Fossil Fuel Transitions
Eventually the supply side will work itself out as somebody blinks first — or more likely, goes out of business. Increased oil demand is generally correlated to economic growth, at least in our economy as currently structured. Will that continue as momentum gathers for the transition away from fossil fuels toward renewable energy sources? What would such an economy look like?
Consider the potential effect of the new climate change agreement. The target of less than 2 degrees Centigrade in average global temperature by 2050 requires not only conversion to cleaner energies, but also much less consumption. There is simply no way around that conclusion — and by much less, we mean an enormous amount.
Eduardo Porter of the New York Times points out that to meet this target, considered the tipping point of catastrophic future changes, the collective economies of the world would have to reduce the amount of carbon dioxide per dollar of GDP to six grams or less. The US currently emits approximately 360 grams per unit of economic output. Even the conference host France, a relatively efficient country with respect to carbon because of the nuclear power component, emits 150 grams per dollar of GDP.
The huge drop in consumption required would reset the entire supply/demand model that forms the basis of today's markets. Realistically, such a drop is not going to occur in the near future — but it does suggest that slower growth could become a new norm in the developed nations as a consequence. At the very least, growth will take a new form. One could argue that it already has, since technological advances have been a large component of the last few growth cycles.
In the end, those technological advances result in products made in traditional factories, and fossil fuels remain an important part of those factories — so far. It's fair to say that low oil prices are not chronic and that a traditional market cycle will kick in over the next few years. Someday in the distant future, that will not be the case.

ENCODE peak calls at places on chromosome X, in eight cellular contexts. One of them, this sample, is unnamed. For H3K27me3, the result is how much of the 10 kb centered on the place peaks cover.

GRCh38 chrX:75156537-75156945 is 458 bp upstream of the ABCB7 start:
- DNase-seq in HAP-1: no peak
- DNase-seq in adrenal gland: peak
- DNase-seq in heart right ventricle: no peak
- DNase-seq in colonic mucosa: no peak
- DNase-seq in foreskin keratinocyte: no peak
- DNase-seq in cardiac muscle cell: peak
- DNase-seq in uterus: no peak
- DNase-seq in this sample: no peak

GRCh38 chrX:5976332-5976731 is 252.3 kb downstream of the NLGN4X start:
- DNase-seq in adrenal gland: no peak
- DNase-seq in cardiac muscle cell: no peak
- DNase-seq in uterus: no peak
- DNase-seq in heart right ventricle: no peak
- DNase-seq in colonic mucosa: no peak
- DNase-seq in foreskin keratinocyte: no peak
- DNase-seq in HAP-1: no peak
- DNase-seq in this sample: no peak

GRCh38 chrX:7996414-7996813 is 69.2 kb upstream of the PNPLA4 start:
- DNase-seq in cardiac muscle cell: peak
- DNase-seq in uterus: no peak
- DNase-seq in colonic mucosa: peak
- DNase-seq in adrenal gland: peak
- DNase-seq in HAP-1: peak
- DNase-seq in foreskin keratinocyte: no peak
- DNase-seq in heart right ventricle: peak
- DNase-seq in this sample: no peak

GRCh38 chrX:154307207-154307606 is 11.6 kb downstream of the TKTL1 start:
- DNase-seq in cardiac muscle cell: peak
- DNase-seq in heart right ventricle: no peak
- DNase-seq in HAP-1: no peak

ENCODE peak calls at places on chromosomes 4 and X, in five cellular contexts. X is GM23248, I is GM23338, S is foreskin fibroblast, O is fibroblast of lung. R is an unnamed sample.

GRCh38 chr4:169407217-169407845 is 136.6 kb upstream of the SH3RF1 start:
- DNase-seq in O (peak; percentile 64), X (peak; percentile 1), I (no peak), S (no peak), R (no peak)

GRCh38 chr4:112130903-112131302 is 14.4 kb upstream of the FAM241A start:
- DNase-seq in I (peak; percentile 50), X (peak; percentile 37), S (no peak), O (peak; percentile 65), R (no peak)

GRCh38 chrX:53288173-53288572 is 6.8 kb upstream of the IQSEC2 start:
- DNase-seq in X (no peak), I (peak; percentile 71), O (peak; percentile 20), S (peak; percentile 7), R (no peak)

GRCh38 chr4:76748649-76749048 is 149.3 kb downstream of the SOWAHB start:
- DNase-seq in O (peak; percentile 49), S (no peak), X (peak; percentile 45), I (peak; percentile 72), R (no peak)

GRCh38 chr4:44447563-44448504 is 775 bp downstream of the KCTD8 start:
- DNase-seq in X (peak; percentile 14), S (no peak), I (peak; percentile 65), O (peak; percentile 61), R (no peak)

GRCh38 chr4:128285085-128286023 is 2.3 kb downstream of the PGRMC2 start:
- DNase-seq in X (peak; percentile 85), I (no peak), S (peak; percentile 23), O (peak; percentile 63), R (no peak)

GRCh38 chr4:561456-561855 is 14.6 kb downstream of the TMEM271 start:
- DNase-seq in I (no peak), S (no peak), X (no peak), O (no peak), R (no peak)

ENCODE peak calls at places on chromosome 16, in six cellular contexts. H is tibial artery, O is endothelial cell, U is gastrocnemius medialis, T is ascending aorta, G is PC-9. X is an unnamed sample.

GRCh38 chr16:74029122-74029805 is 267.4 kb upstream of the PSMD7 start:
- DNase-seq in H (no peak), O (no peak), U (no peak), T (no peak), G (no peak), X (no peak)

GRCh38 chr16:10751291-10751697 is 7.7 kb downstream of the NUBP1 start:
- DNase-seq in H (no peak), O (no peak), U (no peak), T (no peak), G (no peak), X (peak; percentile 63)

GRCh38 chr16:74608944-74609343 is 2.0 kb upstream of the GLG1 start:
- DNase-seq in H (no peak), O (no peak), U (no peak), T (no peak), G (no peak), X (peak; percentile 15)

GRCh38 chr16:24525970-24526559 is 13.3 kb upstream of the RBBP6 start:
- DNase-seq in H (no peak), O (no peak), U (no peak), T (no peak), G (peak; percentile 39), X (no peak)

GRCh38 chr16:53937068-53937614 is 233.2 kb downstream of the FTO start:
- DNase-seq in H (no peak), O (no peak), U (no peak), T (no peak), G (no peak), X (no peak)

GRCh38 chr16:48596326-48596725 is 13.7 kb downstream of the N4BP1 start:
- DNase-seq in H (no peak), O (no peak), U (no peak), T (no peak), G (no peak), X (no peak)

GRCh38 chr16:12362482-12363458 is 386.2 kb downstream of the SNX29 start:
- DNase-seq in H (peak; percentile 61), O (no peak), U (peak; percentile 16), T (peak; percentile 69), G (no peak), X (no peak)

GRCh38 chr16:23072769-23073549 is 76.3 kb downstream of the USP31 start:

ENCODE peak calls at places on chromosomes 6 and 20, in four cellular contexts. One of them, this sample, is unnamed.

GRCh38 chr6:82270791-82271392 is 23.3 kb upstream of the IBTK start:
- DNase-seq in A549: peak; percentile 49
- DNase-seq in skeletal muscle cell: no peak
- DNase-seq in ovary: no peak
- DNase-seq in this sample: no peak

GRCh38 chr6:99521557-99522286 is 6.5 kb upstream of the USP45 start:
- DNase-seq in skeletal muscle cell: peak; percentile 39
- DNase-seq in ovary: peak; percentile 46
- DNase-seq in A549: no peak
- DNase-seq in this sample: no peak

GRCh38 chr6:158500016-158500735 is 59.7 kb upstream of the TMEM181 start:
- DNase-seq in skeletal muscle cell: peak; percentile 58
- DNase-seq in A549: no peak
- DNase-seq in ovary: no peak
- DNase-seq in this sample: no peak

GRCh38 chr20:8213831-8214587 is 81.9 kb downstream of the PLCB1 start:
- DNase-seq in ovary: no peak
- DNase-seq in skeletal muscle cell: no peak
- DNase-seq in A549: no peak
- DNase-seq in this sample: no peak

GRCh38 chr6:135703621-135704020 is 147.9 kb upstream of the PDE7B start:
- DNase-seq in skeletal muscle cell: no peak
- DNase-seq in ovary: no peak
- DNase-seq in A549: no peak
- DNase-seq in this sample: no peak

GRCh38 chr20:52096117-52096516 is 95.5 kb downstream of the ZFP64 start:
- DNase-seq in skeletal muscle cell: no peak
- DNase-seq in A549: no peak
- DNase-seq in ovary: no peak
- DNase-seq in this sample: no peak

Every sign points to both oversupply and weak demand working to keep oil prices low through 2016, and perhaps well beyond. Oil will eventually rise as supply finally starts to match demand. If you want to try to pick up bargains in oil-related stocks, be prepared to hold them for the long haul to see significant returns. Do your homework on the fundamentals of the company to make sure they have sufficient business and cash on hand to make it through these difficult times. For oil extractors, dig into their production costs. How do they compare to other sources?
One thing could change the equation radically. Global unrest that results in destruction of oil fields and infrastructure through terrorism – or merely disrupts oil distribution — could drive rapid price increases. Consequently, it pays for investors to keep up on global events.
Meanwhile, enjoy the currently low gas prices, but do so wisely. Low gas prices aren't necessarily the signal to buy that gas-sucking SUV you always wanted. They are a signal to use your savings to pay down debt, put money away for larger purchases like a down payment on a home — and then engage in reasonable spending. After all, we are a consumer-driven economy. We are the origin of demand.